Top Tips on Choosing Health Insurance

Top Tips on Choosing Health Insurance

This guide will help you understand the basics of family health insurance.

1) Don’t pay tax man more than you should

Watch out: The Medicare Levy surcharge (MLS) could result in you losing a certain percentage of your taxable income if you move up the income ladder.

For the 2014-2015 tax period, if your annual income is over $90,000. (for couples, families, or single parents, $180,000), you might be subject to an EXTRA 1% MLS. You also have to pay the 2% Medicare levy. If you don’t have any private hospital coverage, this MLS charge will apply to most people.

The MLS will go up to 1.25% if the income exceeds $105,000 ($210,000 each for couples, families, and single parents), and to 1.5% if it is more than $140,000 ($280,000 per couple, families, and single parents).

For more information regarding the MLS, please contact the Australian Taxation Office or consult a professional tax advisor.

2) Give your current hospital coverage for a health exam

There are many excellent health plans available so don’t be afraid to change funds. The law protects you from having to re-serve waiting period if you have a hospital policy that covers a particular service. People don’t often switch funds because they think they need to re-serve waiting period.

But, the law ensures that you don’t have to wait for waiting periods for services you were already covered for by your old fund. This is called continuity. You should also review your policy and ensure the premium is affordable. iSelect recommends you verify that there is no need to re-serve waiting periods before you switch funds.

3) Review your extras

Many people choose to have hospital coverage as well as general treatment (extras). These extras include cover for services like dentistry, physiotherapy or optical. There can be a difference between the services offered by health funds and what you get back in rebates. So make sure you have the right coverage and that the price is reasonable. It is important to weigh the cost of the policy against the benefits you receive in terms both of services and benefits. Some policies limit the benefits of each service on a per-person basis while others have family benefit limits.

You can bundle some general treatment services together. A benefit limit will be applied to the bundle. These wide variations make it difficult for consumers to compare extras. Talk to an iSelect advisor today at 13 19 20, and they’ll help you make the right choice.

4) Match your policy to your specific needs

The same insurer may not have all your hospital and extras insurance. It is possible to save money on hospital and other extras insurance by switching between different health insurers. What is the answer, you might ask? What are your options?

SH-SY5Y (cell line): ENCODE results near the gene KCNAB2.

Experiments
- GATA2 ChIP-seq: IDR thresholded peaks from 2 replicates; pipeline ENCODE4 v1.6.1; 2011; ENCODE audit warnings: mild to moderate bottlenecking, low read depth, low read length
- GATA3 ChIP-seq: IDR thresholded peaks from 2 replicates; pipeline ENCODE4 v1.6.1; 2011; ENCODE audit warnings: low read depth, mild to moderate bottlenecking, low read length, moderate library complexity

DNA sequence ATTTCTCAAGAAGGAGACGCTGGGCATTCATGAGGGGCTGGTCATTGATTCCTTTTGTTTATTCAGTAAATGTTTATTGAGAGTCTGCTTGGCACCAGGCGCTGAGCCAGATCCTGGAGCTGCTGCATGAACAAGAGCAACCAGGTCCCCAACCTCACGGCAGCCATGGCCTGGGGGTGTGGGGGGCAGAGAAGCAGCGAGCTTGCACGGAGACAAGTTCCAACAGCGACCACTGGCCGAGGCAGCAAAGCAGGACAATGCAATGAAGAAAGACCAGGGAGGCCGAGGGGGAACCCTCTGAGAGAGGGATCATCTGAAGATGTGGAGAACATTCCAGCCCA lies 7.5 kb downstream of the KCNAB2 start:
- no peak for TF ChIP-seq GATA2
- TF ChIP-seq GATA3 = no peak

It is important that you review your current policies and confirm that your premiums are fair and that you have enough coverage to cover all of the services that are required. This could significantly reduce your out of pocket expenses.

5) Use the iSelect

iSelect takes the hassle out of shopping private health insurance. iSelect offers the benefit of being able compare policy combinations across its participating funds. This will allow you to buy your desired policy quickly and easily. iSelect also allows you to compare your policy with iSelect’s health funds.

6) Excessive or co-payments. Avoid paying them both when you purchase a hospital policy

The options for co-payment or excesses vary from one health fund or another; generally, you either pay one or both.

It is best to avoid purchasing hospital policies that require you to pay both an excess and co-payment when you are admitted to the hospital. This could be very expensive.

Excessive and co-payments explained

An excess is an upfront payment, which you agree to pay before any health benefits are payable. An excess is a payment that you agree to make on every admission into hospital in the year. However, it can be limited to a sum that you would have had to pay over the course of the year.

A copayment may be a lower amount that is paid daily for the services you receive in hospital. For example, $150 per day for 3 days would be the cost of a hospital stay. This is $50 x 3 days. The co-payments can be as high at $250 per day. A co-payment is a form of excess. The amount you pay per year for your co-payments is typically limited to a certain amount. Some hospital policies don’t require that a copayment be paid for day surgeries.

7) You can pay a part of your hospital bill

Your premium could be reduced if you agree to split the hospital bill and pay an excess or copayment. The average premium is lower the more you pay in excess or co-payment. Hospital policies can be purchased from health funds with either an extra or co-payment, or both. Even some funds don’t charge a copayment for day-surgery.

If you are single and have taxable income of more than $90,000 (or $180,000 for couples and families), you might consider a hospital plan with an excess of 500 for singles, or $1,000 for couples and families. This will allow you to avoid paying the Medicare Levie Surcharge (1% tax) if you don’t have qualified hospital coverage.

The MLS will go up to 1.25% if the income exceeds $105,000 ($210,000 each for couples, families, and single parents), and 1.5% if it is more than $140,000 ($280,000 per couple, families, and single parents).

The amount of dependents on your hospital coverage increases the threshold amount to $180,000 for couples and families as well as single parents. The Australian Taxation Office can provide more information on the surcharge or consult a tax professional.


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